Good leaders are constantly adjusting their approach according to the situation. If you’re familiar with John Boyd’s OODA loop model, originally inspired by an analysis of air to air combat, Observe and Orientate, are the first 2-stages in the cycle. They are all about creating good situational awareness. In an effective planning process, the first question is always, what it the situation? Situations often share general characteristics but vary significantly in their specifics so leadership becomes even more important. What to do, can’t simply be templated on the past or read off a flow chart. Boyd’s model is built around the insight that effective action is built on an understanding of the situation. In order to decide 1st understand.
In the German military there is a concept called Fingerspitzengefühl, it translates to mean finger-tip feeling. The idea that a leader has an acutely sensitive feeling built up through deliberate engagement and observation with what is going on around them. Those who are able to make best sense of the chaos and confusion of a battlefield make better decisions and tend to win. For leaders our situational awareness needs to encompass not just the environment but also very clearly what we are trying to achieve. What does success look like and how will we know when we get there? It must also encompass the team and all the people who you need to work with to turn ideas and planning into action.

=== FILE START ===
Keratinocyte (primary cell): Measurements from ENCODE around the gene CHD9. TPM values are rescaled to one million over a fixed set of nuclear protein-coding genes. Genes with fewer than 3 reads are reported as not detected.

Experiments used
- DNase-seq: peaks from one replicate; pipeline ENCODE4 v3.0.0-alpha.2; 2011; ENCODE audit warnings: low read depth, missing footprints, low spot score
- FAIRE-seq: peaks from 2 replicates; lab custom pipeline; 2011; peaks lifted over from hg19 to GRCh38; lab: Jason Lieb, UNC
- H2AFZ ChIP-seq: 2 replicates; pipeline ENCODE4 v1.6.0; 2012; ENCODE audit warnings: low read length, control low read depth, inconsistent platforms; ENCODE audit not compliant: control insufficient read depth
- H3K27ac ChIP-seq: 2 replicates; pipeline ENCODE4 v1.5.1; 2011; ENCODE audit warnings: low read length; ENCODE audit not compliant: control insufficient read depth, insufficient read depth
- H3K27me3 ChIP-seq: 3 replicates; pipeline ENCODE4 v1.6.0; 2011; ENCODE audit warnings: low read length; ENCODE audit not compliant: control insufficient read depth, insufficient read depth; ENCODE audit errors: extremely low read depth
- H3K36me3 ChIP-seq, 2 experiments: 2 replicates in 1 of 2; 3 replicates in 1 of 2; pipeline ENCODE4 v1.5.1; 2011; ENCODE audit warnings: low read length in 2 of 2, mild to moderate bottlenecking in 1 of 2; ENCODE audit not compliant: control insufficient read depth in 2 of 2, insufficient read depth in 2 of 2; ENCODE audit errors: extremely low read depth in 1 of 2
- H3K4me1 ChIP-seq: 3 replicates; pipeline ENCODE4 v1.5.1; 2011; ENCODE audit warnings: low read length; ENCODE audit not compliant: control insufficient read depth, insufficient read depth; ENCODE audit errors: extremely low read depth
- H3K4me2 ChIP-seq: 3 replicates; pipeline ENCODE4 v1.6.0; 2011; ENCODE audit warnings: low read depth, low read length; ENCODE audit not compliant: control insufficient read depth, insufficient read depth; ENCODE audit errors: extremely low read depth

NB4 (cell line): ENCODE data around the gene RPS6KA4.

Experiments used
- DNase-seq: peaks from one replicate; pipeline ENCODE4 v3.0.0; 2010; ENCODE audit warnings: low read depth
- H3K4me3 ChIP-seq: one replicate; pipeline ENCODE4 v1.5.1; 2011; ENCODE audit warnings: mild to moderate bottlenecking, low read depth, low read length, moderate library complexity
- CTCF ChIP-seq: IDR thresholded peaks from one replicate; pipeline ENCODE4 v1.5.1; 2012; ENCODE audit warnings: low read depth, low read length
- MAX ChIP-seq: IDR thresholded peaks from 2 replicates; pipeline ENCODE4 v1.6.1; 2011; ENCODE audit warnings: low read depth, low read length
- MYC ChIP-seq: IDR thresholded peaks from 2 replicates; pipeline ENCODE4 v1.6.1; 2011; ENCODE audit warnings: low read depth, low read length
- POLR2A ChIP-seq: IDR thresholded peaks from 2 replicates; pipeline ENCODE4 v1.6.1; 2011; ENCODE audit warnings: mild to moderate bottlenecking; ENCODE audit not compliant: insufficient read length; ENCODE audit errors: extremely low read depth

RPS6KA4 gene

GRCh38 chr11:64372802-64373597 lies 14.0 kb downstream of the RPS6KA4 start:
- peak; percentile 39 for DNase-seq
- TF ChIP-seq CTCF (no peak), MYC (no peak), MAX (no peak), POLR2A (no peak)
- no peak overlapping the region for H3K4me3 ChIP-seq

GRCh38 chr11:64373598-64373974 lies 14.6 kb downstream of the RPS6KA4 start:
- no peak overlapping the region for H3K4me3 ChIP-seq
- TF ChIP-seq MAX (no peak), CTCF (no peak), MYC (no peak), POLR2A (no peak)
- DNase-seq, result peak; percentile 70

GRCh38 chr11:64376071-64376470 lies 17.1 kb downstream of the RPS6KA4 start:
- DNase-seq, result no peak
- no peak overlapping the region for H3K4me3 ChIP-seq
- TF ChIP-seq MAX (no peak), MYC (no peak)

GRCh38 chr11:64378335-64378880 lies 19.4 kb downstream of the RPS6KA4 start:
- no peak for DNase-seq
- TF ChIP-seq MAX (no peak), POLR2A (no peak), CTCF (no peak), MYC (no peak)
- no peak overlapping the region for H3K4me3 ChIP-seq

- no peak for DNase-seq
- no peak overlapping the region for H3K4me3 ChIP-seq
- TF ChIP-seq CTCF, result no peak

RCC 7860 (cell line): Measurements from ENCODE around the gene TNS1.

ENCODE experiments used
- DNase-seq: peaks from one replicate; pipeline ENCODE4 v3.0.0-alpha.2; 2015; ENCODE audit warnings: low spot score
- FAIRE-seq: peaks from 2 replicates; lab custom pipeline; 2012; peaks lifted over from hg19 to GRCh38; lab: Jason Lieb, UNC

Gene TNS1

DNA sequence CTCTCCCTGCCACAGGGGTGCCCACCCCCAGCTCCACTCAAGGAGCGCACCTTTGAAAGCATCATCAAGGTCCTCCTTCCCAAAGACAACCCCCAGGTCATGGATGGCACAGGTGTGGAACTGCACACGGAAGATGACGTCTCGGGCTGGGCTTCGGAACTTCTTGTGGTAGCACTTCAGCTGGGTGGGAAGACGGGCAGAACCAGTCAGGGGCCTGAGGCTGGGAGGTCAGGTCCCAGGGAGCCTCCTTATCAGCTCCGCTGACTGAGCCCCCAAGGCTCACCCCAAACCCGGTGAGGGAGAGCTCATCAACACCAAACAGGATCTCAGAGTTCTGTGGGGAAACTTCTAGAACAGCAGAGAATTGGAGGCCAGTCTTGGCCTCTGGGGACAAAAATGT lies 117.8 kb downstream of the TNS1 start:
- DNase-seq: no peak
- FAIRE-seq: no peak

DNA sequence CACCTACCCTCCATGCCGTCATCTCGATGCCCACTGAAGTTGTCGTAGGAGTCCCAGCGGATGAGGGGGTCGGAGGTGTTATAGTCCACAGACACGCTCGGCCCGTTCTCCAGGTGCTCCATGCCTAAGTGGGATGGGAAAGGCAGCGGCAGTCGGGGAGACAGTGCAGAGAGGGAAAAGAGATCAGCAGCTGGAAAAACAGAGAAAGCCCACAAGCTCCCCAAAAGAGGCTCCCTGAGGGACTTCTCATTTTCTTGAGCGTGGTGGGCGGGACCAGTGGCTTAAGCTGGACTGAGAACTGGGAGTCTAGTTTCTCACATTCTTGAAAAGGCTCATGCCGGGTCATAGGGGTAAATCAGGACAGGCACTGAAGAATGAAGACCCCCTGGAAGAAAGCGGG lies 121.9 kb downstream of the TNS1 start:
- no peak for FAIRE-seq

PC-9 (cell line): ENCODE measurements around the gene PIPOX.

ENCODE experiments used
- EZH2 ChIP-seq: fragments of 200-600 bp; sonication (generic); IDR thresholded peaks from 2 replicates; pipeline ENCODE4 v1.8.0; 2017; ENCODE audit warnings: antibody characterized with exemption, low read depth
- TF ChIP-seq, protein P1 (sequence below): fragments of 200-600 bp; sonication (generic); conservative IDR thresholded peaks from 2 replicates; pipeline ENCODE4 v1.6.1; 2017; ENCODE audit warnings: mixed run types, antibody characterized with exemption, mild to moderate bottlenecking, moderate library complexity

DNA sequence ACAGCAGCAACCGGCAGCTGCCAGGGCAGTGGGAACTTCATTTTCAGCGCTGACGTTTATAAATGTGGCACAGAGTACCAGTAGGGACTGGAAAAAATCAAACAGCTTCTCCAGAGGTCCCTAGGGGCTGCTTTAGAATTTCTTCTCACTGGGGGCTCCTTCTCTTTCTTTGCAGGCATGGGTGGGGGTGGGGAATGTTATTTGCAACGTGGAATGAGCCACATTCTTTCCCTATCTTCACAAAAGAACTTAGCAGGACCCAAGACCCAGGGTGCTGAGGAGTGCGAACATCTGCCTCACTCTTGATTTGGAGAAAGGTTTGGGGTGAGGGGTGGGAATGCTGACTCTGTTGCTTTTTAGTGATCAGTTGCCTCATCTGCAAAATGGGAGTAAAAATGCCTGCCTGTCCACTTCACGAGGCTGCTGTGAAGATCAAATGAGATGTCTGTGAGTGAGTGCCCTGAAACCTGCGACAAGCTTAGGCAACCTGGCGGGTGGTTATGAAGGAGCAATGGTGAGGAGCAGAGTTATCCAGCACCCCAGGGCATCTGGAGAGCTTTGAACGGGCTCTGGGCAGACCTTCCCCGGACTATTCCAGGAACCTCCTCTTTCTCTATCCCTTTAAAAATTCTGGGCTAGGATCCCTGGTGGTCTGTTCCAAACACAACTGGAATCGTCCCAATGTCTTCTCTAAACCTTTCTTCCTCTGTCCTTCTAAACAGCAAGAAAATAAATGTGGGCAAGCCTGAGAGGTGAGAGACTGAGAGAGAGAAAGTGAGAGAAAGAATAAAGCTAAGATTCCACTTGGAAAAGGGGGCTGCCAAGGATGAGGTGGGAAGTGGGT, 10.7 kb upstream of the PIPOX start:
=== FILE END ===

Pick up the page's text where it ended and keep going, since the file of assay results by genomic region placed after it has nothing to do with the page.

What does the team need from me is a profoundly useful question as it constantly challenges leaders to evaluate, has the situation changed and if so what do I need to do differently to most effectively respond? Putting yourself into the place of those who will experience your leadership, being able to recognize and meet them at their point of need and having the intellectual and emotional intelligence to flex your behaviour over a wide spectrum according to the needs of the situation are the characteristics of the best leaders. Being the leader, the team and the situation needs, quote not necessarily the leader you want to be.
In turn, good team members take personal responsibility and are challenging themselves; what does the leader and my team mates need from me?
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